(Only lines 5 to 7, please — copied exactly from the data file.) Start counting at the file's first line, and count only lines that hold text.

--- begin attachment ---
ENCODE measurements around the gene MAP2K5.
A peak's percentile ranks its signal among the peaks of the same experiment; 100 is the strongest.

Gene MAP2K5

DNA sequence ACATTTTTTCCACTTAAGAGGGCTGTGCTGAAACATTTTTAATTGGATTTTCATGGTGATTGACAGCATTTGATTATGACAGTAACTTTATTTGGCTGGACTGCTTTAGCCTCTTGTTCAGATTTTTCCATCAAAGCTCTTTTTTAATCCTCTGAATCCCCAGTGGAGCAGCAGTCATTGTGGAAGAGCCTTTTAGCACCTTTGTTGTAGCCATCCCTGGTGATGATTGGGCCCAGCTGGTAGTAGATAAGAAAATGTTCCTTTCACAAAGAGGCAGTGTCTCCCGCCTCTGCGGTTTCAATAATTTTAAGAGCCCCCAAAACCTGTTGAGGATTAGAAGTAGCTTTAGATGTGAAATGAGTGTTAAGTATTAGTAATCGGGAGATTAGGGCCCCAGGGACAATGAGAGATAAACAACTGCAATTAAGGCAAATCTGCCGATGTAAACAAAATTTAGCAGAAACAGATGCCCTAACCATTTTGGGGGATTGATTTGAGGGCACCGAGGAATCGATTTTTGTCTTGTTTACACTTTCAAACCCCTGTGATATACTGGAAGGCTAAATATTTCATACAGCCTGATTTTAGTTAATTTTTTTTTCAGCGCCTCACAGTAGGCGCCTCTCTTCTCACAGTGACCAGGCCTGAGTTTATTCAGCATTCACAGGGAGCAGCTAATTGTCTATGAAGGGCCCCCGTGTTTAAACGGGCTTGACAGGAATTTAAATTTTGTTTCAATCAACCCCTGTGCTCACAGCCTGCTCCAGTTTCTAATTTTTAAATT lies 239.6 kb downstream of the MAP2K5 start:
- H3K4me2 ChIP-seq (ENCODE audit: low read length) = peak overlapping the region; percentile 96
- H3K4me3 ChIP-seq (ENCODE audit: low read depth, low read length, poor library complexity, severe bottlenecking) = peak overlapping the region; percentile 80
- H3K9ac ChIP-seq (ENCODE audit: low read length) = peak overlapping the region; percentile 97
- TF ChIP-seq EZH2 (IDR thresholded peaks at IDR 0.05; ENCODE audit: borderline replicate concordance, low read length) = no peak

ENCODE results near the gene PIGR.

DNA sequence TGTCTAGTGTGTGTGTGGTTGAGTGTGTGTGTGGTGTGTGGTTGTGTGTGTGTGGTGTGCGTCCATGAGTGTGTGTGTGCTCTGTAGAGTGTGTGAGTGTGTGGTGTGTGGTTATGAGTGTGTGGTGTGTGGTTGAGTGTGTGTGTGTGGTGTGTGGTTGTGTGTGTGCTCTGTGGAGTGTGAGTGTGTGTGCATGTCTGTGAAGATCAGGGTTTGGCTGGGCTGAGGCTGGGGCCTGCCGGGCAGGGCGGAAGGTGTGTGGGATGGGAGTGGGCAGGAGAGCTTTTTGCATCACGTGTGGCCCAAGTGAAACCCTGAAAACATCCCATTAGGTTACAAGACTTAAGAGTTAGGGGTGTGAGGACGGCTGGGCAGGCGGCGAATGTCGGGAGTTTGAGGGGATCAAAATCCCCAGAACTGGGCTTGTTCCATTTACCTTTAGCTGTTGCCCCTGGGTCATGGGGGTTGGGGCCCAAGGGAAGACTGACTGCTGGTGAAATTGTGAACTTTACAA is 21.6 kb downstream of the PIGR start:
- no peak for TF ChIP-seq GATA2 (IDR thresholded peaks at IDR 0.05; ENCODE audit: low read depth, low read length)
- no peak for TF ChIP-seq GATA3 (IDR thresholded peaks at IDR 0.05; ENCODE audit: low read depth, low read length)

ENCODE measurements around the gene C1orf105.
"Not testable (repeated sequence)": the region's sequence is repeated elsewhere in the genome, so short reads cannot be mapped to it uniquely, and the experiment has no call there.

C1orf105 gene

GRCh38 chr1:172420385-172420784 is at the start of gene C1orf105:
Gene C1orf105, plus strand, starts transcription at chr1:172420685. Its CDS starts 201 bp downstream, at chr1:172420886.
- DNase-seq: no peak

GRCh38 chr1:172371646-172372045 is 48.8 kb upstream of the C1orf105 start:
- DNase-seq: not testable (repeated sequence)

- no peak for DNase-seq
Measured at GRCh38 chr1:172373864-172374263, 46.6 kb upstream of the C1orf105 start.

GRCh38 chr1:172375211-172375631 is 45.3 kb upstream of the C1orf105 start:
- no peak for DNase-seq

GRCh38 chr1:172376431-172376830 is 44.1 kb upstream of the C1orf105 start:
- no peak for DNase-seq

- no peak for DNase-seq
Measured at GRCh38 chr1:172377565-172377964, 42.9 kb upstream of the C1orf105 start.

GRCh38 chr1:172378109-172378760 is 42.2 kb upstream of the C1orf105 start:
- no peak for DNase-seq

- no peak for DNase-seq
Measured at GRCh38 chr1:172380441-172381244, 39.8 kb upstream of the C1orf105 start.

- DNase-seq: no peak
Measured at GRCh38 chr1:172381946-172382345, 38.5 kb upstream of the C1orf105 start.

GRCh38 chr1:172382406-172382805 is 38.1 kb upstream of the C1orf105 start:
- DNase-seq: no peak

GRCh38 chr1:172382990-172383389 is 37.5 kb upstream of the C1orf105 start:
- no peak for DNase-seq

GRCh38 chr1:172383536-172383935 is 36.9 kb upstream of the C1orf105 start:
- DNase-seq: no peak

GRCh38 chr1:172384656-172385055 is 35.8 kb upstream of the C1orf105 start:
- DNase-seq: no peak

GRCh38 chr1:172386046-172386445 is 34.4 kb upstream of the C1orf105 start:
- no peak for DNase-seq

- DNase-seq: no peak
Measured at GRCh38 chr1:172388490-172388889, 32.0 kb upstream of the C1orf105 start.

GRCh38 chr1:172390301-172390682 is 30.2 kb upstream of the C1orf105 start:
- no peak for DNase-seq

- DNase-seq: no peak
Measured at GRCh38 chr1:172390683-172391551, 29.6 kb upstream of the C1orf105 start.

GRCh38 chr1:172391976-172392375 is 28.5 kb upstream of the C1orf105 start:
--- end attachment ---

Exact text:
- H3K4me2 ChIP-seq (ENCODE audit: low read length) = peak overlapping the region; percentile 96
- H3K4me3 ChIP-seq (ENCODE audit: low read depth, low read length, poor library complexity, severe bottlenecking) = peak overlapping the region; percentile 80
- H3K9ac ChIP-seq (ENCODE audit: low read length) = peak overlapping the region; percentile 97